• [Show abstract] [Hide abstract]
    ABSTRACT: Dyslipidemia in heroin addicts is considered to be a precondition for developing metabolic syndrome. The aim was to evaluate the frequency in serum lipid disturbances of hepatitis C virus (HCV) seronegative heroin addicts; the capacity of high-density lipoprotein (HDL)-C and apolipoprotein B (apoB)/apolipoprotein A-I (apoA-I) for predicting hypertriglyceridemia/low HDL-C profile; correlation of HDL-C with the apoB/apoA-I and their correlation to plasma apo/lipoproteins. Sixty-six heroin addicts, seronegative for HCV and HIV, without liver morphological changes were divided into two groups according to their decreased/normal HDL-C concentrations. We registered decreased HDL-C in 58.8% of the addicts; decreased apoA-I in 50.9%, increased triglyceride (TGL) in 35.9%, and increased apoB/apoA-I in 3.8% of the patients; and 25.7% had hypertriglyceridemia/low HDL profile. Addicts with low HDL-C had higher TGL (1.73 ± .91 vs. 1.31 ± .71, pр = .02) compared with addicts with normal HDL-C and the controls. Low HDL-C group had higher apoB/apoA-I compared with addicts with normal HDL-C (.62 ± .28 vs. .42 ± .11, pр = .000). HDL-C inversely correlated to apoB/apoA-I (p = -.452, pр = .001). ApoB/apoA-I showed stronger correlation with the observed apo/lipoproteins than the HDL-C. The logistic regression model showed that apoB/apoA-I index (OR 89.1, 95% CI 1.3-5971.2) is more significant predictor in developing hypertriglyceridemia/low HDL profile than HDL-C. Heroin addiction is associated with decreased plasma concentrations of HDL-C, apoA-I, apoB, and increased TGL concentrations. In heroin addicts, HDL-C concentrations are significantly associated with the apoB/apoA-I index, which correlates to all lipid fractions and is a stronger predictor of metabolic syndrome lipid profile in heroin addicts.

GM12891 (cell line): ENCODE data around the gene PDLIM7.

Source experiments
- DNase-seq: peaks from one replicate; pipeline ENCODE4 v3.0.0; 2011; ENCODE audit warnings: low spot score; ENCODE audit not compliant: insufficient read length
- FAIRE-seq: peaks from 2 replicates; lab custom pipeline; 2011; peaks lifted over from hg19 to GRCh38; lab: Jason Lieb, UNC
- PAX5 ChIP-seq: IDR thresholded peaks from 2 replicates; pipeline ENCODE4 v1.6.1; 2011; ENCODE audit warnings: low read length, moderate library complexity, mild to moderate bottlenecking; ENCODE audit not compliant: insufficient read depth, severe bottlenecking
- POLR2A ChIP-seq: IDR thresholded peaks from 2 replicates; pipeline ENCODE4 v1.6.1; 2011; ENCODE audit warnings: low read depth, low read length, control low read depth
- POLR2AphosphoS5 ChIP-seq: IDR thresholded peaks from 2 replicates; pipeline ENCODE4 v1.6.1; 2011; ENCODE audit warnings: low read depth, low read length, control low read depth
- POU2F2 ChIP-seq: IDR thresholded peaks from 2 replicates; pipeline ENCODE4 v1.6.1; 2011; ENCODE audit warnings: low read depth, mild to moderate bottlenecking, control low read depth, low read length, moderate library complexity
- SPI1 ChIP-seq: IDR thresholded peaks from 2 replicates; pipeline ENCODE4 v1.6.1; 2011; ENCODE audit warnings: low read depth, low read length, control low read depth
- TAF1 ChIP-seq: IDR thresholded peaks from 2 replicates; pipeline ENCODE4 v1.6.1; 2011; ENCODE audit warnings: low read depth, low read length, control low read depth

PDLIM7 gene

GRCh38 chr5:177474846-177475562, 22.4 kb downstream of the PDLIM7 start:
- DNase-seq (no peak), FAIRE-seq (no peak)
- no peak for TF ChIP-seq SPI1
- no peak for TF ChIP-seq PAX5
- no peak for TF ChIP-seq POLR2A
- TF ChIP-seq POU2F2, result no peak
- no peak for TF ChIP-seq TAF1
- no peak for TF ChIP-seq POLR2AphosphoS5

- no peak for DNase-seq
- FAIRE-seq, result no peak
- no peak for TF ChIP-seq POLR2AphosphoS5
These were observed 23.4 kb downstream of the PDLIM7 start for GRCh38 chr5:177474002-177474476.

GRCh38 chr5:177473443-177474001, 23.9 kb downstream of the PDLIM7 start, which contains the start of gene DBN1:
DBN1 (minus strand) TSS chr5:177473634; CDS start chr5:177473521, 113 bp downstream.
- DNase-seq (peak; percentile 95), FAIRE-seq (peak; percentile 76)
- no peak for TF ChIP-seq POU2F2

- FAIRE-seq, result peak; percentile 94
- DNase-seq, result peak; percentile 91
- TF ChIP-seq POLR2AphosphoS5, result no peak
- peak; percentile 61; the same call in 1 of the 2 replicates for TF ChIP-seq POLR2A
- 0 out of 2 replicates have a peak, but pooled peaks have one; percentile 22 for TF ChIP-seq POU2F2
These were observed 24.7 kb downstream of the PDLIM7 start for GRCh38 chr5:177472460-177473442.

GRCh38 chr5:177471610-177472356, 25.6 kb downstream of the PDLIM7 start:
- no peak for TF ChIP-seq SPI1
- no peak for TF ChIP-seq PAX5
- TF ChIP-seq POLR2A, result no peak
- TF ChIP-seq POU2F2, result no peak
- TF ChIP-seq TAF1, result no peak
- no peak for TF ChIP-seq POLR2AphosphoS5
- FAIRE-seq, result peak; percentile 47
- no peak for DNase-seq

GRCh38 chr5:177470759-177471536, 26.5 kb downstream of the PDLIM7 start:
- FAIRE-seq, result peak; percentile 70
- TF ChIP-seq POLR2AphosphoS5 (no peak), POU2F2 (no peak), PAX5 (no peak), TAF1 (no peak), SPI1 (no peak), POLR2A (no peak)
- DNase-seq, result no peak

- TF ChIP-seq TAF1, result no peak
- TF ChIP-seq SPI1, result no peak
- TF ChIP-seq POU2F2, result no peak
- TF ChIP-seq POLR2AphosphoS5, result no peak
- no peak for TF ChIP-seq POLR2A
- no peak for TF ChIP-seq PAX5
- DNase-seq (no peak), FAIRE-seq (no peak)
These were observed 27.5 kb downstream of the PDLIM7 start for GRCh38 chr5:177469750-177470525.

No preview · Article · May 2011 · The American Journal of Drug and Alcohol Abuse
  • [Show abstract] [Hide abstract]
    ABSTRACT: Objective: Carbohydrate metabolism disorder in heroin dependence is an issue with long history and contradicting results. The aim of the study was to evaluate basal insulin sensitivity in hepatitis C virus seronegative heroin dependents with normal body mass index, taking into consideration the duration of heroin dependence. Method: 78 heroin dependents and 32 healthy controls were enrolled in the cross-sectional, prospective study. The dependents were observed in 2 groups: group 1 with dependence duration less than or equal to 3 years and group 2 with more than 3 years. Homeostasis Model Assessment for Insulin Resistance (HOMA-IR) and β-cell function (HOMA-B%) were used to define basal glucose-insulin homeostasis. Results: The group with longer dependence duration had HOMA-IR (2.23 ± 3.15) significantly higher compared with the control group (1.23 ± 0.53, P = 0.016) but lower compared with the group with the shorter dependence duration (2.65 ± 2.66, P = 0.024), after adjustment for HOMA-B%, waist circumference, and aspartate aminotransferase. The decrease in HOMA-IR during prolonged heroin addiction was significantly associated with the reduced β-cell function (P < 0.001) and waist circumference (P = 0.004). Conclusions: Heroin dependence is associated with increased insulin resistance in hepatitis C virus seronegative heroin dependents. Prolonged heroin use is associated with reduction of basal β-cell pancreatic function with decreased insulin resistance controlled for waist circumference, but still inducing significantly decreased basal insulin sensitivity.
    No preview · Article · Sep 2012 · Journal of Addiction Medicine
Show more